At the height of summer, when the cabins are full and the outhouse is a-filling, nature’s call no longer necessitates noseplugs in Arthur Gibson’s Pogamasing Lake privy. Thanks to an ingenious odour-eating device whipped up by their host, cottage guests can take their time whenever they need to skip to the loo. “I didn’t think it’d work as well as it does,” says Gibson. “But now the people in our camp treat me like a local hero.”
Having witnessed the magical interaction between foul smells and an extinguished match, Gibson reasoned that a similar odour-eliminating principle could be applied in his heavily trafficked outhouse. But rather than masking smells with a puff of sulphur, he’d evict them with the convective action of a burning lantern.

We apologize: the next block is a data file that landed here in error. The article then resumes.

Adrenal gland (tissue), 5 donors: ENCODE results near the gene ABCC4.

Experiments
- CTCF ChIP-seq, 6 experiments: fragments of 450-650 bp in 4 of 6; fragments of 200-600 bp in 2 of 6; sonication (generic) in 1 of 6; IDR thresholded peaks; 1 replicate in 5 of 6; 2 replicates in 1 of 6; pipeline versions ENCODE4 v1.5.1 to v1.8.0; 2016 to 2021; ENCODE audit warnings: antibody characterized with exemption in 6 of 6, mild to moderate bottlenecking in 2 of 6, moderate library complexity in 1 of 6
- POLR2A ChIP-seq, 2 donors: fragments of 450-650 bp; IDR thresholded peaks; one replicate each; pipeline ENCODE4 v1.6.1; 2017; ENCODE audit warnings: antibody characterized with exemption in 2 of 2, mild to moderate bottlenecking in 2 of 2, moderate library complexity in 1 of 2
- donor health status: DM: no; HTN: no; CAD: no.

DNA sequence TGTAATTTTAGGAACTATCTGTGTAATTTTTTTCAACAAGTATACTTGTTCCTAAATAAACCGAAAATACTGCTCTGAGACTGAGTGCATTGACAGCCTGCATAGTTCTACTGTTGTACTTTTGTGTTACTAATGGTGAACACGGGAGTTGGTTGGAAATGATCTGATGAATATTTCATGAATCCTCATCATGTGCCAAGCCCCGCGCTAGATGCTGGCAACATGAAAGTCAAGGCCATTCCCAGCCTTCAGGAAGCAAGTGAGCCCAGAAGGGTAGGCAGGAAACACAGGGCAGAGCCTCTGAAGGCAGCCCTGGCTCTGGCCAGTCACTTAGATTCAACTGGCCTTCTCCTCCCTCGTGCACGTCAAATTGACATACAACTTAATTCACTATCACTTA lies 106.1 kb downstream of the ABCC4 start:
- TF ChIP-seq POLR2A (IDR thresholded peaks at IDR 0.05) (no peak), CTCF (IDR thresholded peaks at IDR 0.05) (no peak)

So he cut a hole into the wall of his privy, opening an airway from that netherworld below the backhouse bench to the outside, and connected a 6″-diameter stovepipe T through the back wall. To encourage upward airflow, a half-litre kerosene lamp with a tin-can globe is lit and slid up into the underside of the tee, mounted on a cradle fashioned from scrap plywood and a stovepipe cap.
Two taut bungee cords hold the lantern in place, and any unseemly outhouse odours are whisked up a chimney that runs past the peak of the building and away on the wind. The lantern runs for three days on a single fill-up.
“It’s pretty amazing,” says Arthur. “It keeps that room fresh and clean.”